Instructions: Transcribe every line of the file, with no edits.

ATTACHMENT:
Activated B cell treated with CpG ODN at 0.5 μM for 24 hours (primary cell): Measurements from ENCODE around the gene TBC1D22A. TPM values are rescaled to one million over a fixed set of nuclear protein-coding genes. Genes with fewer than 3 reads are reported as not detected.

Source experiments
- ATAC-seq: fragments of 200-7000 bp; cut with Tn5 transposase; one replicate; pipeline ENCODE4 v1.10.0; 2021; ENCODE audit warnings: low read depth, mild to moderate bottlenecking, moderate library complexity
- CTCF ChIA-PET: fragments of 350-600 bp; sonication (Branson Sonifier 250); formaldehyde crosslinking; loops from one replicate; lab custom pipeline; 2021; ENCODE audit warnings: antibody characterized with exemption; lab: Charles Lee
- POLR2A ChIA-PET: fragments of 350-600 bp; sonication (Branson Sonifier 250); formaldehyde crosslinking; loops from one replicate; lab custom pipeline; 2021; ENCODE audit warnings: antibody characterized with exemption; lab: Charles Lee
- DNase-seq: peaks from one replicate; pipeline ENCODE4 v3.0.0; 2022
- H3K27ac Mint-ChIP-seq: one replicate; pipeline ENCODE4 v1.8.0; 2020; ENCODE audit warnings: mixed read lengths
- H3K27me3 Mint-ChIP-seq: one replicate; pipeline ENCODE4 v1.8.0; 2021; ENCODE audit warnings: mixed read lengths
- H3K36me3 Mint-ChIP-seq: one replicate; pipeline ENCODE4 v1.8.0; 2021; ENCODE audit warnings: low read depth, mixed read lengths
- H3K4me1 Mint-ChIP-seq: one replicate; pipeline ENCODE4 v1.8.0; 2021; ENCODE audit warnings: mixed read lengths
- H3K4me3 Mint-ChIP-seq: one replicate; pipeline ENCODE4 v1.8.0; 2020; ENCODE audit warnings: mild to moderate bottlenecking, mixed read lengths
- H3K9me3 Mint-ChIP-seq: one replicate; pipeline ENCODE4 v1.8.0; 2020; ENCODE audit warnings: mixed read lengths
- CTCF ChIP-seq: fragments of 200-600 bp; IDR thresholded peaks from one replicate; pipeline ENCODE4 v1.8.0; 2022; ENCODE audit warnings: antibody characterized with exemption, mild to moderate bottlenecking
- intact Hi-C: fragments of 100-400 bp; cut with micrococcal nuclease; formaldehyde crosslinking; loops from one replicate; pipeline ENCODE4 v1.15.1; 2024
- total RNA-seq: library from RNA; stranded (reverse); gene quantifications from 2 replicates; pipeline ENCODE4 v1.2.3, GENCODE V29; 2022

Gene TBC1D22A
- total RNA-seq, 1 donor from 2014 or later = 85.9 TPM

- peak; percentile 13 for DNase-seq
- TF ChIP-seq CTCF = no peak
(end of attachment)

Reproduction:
Activated B cell treated with CpG ODN at 0.5 μM for 24 hours (primary cell): Measurements from ENCODE around the gene TBC1D22A. TPM values are rescaled to one million over a fixed set of nuclear protein-coding genes. Genes with fewer than 3 reads are reported as not detected.

Source experiments
- ATAC-seq: fragments of 200-7000 bp; cut with Tn5 transposase; one replicate; pipeline ENCODE4 v1.10.0; 2021; ENCODE audit warnings: low read depth, mild to moderate bottlenecking, moderate library complexity
- CTCF ChIA-PET: fragments of 350-600 bp; sonication (Branson Sonifier 250); formaldehyde crosslinking; loops from one replicate; lab custom pipeline; 2021; ENCODE audit warnings: antibody characterized with exemption; lab: Charles Lee
- POLR2A ChIA-PET: fragments of 350-600 bp; sonication (Branson Sonifier 250); formaldehyde crosslinking; loops from one replicate; lab custom pipeline; 2021; ENCODE audit warnings: antibody characterized with exemption; lab: Charles Lee
- DNase-seq: peaks from one replicate; pipeline ENCODE4 v3.0.0; 2022
- H3K27ac Mint-ChIP-seq: one replicate; pipeline ENCODE4 v1.8.0; 2020; ENCODE audit warnings: mixed read lengths
- H3K27me3 Mint-ChIP-seq: one replicate; pipeline ENCODE4 v1.8.0; 2021; ENCODE audit warnings: mixed read lengths
- H3K36me3 Mint-ChIP-seq: one replicate; pipeline ENCODE4 v1.8.0; 2021; ENCODE audit warnings: low read depth, mixed read lengths
- H3K4me1 Mint-ChIP-seq: one replicate; pipeline ENCODE4 v1.8.0; 2021; ENCODE audit warnings: mixed read lengths
- H3K4me3 Mint-ChIP-seq: one replicate; pipeline ENCODE4 v1.8.0; 2020; ENCODE audit warnings: mild to moderate bottlenecking, mixed read lengths
- H3K9me3 Mint-ChIP-seq: one replicate; pipeline ENCODE4 v1.8.0; 2020; ENCODE audit warnings: mixed read lengths
- CTCF ChIP-seq: fragments of 200-600 bp; IDR thresholded peaks from one replicate; pipeline ENCODE4 v1.8.0; 2022; ENCODE audit warnings: antibody characterized with exemption, mild to moderate bottlenecking
- intact Hi-C: fragments of 100-400 bp; cut with micrococcal nuclease; formaldehyde crosslinking; loops from one replicate; pipeline ENCODE4 v1.15.1; 2024
- total RNA-seq: library from RNA; stranded (reverse); gene quantifications from 2 replicates; pipeline ENCODE4 v1.2.3, GENCODE V29; 2022

Gene TBC1D22A
- total RNA-seq, 1 donor from 2014 or later = 85.9 TPM

- peak; percentile 13 for DNase-seq
- TF ChIP-seq CTCF = no peak